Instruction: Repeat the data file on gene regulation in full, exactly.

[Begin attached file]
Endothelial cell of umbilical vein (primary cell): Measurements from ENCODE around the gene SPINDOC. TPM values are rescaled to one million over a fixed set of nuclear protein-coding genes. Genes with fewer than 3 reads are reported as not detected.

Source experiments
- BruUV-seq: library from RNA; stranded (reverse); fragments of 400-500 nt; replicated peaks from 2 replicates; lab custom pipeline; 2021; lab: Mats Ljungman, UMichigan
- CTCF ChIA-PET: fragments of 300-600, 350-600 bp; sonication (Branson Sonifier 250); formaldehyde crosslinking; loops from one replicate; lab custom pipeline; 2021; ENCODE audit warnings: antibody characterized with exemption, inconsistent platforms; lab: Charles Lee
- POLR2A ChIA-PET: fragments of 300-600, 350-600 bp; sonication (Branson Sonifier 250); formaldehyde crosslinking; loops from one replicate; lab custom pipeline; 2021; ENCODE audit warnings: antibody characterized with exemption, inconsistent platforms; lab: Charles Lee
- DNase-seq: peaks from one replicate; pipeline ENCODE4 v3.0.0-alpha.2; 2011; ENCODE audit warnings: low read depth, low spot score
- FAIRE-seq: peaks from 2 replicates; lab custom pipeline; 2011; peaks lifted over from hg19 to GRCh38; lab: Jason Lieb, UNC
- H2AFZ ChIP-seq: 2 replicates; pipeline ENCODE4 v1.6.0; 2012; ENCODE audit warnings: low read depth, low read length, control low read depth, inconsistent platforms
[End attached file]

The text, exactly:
Endothelial cell of umbilical vein (primary cell): Measurements from ENCODE around the gene SPINDOC. TPM values are rescaled to one million over a fixed set of nuclear protein-coding genes. Genes with fewer than 3 reads are reported as not detected.

Source experiments
- BruUV-seq: library from RNA; stranded (reverse); fragments of 400-500 nt; replicated peaks from 2 replicates; lab custom pipeline; 2021; lab: Mats Ljungman, UMichigan
- CTCF ChIA-PET: fragments of 300-600, 350-600 bp; sonication (Branson Sonifier 250); formaldehyde crosslinking; loops from one replicate; lab custom pipeline; 2021; ENCODE audit warnings: antibody characterized with exemption, inconsistent platforms; lab: Charles Lee
- POLR2A ChIA-PET: fragments of 300-600, 350-600 bp; sonication (Branson Sonifier 250); formaldehyde crosslinking; loops from one replicate; lab custom pipeline; 2021; ENCODE audit warnings: antibody characterized with exemption, inconsistent platforms; lab: Charles Lee
- DNase-seq: peaks from one replicate; pipeline ENCODE4 v3.0.0-alpha.2; 2011; ENCODE audit warnings: low read depth, low spot score
- FAIRE-seq: peaks from 2 replicates; lab custom pipeline; 2011; peaks lifted over from hg19 to GRCh38; lab: Jason Lieb, UNC
- H2AFZ ChIP-seq: 2 replicates; pipeline ENCODE4 v1.6.0; 2012; ENCODE audit warnings: low read depth, low read length, control low read depth, inconsistent platforms